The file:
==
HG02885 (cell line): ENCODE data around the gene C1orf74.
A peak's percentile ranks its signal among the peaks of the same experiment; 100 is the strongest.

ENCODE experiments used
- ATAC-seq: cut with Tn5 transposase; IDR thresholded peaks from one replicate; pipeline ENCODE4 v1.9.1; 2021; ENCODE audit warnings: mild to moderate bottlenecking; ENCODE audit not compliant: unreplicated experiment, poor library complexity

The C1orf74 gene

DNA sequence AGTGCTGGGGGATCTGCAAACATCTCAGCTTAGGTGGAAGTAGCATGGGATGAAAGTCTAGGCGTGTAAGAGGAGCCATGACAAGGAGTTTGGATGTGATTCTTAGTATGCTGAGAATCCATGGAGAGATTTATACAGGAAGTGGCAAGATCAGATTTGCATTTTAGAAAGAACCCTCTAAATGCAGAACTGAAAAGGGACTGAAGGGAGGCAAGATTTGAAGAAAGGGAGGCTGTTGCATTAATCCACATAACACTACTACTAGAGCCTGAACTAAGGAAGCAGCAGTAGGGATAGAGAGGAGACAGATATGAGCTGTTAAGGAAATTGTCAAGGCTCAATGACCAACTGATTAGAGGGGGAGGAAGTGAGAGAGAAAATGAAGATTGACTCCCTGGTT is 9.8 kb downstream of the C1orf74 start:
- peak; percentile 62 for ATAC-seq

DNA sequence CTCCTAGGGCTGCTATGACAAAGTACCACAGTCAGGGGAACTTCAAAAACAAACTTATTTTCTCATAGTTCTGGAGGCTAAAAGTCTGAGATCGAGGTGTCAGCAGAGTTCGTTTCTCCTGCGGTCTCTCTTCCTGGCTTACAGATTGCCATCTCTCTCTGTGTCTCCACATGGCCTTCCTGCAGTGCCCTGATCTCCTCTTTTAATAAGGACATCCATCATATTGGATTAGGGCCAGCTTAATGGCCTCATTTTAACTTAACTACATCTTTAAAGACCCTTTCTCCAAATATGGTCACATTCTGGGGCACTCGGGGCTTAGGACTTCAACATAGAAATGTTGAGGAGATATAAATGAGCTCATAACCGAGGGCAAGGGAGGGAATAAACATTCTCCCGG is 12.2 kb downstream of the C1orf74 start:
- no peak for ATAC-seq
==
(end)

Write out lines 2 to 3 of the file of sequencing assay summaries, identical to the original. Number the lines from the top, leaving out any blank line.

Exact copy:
A peak's percentile ranks its signal among the peaks of the same experiment; 100 is the strongest.

ENCODE experiments used